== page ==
Lessons from Onondaga Lake: ESF in the High School Teachers Gather for Watershed Observation and Investigation

The recent ESF in the High School Teacher Professional Development Symposium hosted by ESF Outreach at Willow Bay Park in Liverpool, NY, brought together enthusiastic ESF in the High School teachers on June 23, 2011.  Willow Bay Pavilion provided a scenic gathering point along the shoreline of Onondaga Lake, immersing participants in an atmosphere of hands-on-learning and observation.  According to Dr. Richard Beal, Assistant Dean of Educational Outreach at SUNY ESF, such events provide an opportunity for teachers to develop content for courses and generate excitement about science.

ESF Outreach is home to a range of professional development programs, each drawing on undergraduate and graduate educational and research experience of ESF faculty, students and staff, as well as professionals from a variety of local and state organizations.  Through attending professional development events held throughout the year, ESF in the High School teachers broaden their knowledge base and share lesson plans and teaching outcomes with one another to ultimately better serve their students.

The June program began with an engaging presentation by ESF graduate student Matt Brincka entitled Onondaga Lake and Its Aquatic Ecosystems.  Participants analyzed fish biodiversity within Onondaga Lake by using a net to pull a variety of fish species out of the water to be surveyed.  The net pull was followed by discussion on fish identification and characteristics, and also noted changes in fish populations inhabiting the lake over time.  Such topics enrich and shape future content for ESF in the High School courses, providing teachers with hands-on activities for student involvement.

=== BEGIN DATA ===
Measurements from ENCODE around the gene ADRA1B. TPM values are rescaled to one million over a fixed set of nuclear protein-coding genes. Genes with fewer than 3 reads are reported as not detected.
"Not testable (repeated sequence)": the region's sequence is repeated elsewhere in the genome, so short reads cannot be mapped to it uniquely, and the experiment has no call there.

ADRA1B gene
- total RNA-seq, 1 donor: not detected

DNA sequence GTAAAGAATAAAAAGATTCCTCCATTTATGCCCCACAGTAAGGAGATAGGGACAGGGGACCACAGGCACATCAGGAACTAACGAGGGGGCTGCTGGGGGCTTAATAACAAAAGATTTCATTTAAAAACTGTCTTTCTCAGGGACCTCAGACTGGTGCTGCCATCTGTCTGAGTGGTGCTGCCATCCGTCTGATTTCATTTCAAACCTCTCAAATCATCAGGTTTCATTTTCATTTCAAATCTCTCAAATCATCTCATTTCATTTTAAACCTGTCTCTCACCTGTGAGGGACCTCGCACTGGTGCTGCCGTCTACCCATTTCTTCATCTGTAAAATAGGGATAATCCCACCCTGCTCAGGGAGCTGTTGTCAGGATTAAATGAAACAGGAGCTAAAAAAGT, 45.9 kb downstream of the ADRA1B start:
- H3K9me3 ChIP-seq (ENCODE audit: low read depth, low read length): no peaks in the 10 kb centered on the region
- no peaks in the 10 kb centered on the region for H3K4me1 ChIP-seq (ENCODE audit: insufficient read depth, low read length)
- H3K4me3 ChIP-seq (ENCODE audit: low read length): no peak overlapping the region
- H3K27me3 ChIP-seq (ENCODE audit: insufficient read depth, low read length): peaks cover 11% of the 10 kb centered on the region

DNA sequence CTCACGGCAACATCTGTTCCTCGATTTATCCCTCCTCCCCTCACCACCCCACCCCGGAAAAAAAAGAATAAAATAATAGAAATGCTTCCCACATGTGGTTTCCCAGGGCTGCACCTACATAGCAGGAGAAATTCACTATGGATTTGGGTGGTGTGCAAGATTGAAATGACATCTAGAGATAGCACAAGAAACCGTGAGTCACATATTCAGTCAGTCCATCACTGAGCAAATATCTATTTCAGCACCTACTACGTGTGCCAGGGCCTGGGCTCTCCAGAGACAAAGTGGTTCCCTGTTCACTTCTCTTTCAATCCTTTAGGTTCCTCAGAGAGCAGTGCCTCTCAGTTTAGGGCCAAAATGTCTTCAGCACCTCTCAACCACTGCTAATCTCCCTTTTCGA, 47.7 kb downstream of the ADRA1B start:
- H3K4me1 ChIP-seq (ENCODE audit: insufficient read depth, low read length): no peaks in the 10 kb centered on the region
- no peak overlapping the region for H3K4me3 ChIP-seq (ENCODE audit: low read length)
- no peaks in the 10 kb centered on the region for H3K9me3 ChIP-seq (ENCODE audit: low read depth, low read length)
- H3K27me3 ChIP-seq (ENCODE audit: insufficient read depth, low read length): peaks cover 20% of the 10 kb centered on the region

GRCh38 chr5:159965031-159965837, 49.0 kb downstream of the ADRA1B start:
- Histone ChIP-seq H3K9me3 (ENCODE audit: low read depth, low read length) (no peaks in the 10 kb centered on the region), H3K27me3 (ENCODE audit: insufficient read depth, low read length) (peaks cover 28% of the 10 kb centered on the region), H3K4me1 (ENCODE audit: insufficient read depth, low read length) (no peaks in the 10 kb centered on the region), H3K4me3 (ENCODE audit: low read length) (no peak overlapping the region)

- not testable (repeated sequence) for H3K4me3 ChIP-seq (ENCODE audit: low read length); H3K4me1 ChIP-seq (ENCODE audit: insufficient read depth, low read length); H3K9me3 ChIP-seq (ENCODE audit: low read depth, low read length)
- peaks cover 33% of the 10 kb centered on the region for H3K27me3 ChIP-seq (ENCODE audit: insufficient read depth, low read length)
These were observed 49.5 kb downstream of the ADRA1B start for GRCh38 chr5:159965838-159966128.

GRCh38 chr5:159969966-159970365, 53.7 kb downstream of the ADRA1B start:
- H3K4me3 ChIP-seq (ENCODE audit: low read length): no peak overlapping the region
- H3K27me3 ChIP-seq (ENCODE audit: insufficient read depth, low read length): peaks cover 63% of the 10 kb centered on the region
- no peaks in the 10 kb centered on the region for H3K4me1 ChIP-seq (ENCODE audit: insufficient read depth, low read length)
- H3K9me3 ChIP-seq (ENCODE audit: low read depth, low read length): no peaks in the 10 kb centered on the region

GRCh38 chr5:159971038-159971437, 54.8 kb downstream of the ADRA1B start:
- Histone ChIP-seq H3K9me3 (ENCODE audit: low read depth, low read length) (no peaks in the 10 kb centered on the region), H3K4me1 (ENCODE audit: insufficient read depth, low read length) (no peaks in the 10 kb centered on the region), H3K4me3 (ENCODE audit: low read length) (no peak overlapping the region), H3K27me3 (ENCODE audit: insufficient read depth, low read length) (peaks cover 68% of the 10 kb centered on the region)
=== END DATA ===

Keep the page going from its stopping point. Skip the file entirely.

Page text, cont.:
Additional presentations included History of Pollution at Onondaga Lake, presented by Mike Spada, Research Scientist, Upstate Freshwater Institute; an Onondaga Lake mapping activity directed by Sarah Wraight, Staff Writer, Onondaga Environmental Institute; and Introduction to Green Infrastructure in CNY, presented by ESF graduate students Michelle Molloy and Nathan Ogdahl and undergraduate student Michelle Meyer.  The program concluded with a tour of 515 Tully Street in Syracuse, NY, the home of a beautiful and vivacious residential rain garden, miniature demonstration green roof, two rain barrels, and porous paving.  Dawn Adams, a Global Environment instructor from Pavilion High School, became the proud winner of a free rain barrel following a brief ‘pop-quiz’ as the program came to a close.  Ms. Adams plans on bringing the rain barrel back to Pavilion to show her students with the hope of installing it on campus.

Photos of this Teacher Professional Development Symposium can be found on the ESF Outreach Facebook page:
http://www.facebook.com/#!/media/set/?set=a.219385004767749.57476.102866573086260

 

Michelle Meyer, Student Assistant for Outreach

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